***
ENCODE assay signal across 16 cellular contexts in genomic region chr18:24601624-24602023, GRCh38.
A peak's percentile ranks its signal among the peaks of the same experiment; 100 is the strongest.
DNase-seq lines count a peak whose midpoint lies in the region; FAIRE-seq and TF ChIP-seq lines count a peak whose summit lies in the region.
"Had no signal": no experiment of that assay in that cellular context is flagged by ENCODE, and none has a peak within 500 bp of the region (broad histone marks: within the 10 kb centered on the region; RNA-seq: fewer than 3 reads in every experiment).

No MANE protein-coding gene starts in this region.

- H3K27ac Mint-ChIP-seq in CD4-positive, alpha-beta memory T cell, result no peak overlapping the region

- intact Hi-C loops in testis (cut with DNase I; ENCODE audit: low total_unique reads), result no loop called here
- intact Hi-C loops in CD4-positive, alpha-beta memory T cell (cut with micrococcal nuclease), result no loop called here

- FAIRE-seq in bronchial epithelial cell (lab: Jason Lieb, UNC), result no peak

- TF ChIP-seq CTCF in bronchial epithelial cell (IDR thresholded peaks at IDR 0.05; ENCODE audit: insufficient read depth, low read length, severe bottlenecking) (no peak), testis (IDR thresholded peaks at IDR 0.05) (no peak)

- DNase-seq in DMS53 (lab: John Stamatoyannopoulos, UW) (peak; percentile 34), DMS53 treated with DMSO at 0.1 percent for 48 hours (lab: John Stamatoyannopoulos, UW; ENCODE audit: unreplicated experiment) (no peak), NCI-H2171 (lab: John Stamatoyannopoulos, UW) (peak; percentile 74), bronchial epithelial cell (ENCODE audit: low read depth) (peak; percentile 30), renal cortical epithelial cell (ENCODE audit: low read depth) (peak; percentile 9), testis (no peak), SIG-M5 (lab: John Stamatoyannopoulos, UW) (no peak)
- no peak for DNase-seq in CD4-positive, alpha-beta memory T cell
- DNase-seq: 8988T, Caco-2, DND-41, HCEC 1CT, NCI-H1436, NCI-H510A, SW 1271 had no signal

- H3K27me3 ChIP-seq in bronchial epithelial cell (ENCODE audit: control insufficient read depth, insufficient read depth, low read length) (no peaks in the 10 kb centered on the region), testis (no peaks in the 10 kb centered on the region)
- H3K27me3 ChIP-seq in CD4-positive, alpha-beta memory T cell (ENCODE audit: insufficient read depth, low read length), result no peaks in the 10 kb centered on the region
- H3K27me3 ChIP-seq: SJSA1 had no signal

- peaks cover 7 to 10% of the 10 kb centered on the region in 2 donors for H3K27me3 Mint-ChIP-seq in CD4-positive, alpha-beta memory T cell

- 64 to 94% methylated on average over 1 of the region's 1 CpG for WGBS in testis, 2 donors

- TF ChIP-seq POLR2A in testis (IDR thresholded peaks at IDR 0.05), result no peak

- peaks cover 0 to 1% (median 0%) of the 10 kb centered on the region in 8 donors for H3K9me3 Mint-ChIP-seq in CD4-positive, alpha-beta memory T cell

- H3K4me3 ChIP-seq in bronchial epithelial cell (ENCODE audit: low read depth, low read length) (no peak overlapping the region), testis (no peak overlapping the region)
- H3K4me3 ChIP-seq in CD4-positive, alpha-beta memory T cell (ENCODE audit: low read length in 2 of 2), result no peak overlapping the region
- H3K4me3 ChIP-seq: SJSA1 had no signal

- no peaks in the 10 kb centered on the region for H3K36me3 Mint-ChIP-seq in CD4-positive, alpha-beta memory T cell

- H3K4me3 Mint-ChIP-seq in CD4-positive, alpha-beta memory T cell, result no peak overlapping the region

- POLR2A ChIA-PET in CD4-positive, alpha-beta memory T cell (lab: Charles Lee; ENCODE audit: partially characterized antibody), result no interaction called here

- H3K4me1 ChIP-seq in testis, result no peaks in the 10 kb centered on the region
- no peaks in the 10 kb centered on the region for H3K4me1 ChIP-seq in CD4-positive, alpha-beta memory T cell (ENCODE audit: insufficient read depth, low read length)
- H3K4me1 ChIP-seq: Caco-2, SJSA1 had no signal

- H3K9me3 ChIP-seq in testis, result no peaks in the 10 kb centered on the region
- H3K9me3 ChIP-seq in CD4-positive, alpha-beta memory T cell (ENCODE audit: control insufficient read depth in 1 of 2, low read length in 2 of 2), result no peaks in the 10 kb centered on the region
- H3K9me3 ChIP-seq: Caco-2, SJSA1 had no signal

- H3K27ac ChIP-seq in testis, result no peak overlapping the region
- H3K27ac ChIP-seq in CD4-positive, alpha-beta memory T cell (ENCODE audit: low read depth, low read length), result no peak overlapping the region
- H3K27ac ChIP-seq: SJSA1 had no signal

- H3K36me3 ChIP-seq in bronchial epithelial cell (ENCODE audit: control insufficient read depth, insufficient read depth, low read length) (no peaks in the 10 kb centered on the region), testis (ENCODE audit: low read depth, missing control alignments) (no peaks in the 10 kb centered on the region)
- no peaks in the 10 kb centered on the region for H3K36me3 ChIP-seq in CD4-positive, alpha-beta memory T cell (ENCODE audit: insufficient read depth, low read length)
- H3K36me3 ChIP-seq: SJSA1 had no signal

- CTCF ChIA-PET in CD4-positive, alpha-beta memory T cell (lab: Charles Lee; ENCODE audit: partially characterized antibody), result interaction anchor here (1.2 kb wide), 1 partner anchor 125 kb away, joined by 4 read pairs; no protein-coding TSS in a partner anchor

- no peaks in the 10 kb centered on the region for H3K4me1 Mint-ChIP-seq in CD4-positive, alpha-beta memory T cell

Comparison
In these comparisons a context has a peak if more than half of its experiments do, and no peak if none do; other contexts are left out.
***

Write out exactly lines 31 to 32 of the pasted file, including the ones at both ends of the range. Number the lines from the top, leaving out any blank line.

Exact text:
- H3K9me3 ChIP-seq in CD4-positive, alpha-beta memory T cell (ENCODE audit: control insufficient read depth in 1 of 2, low read length in 2 of 2), result no peaks in the 10 kb centered on the region
- H3K9me3 ChIP-seq: Caco-2, SJSA1 had no signal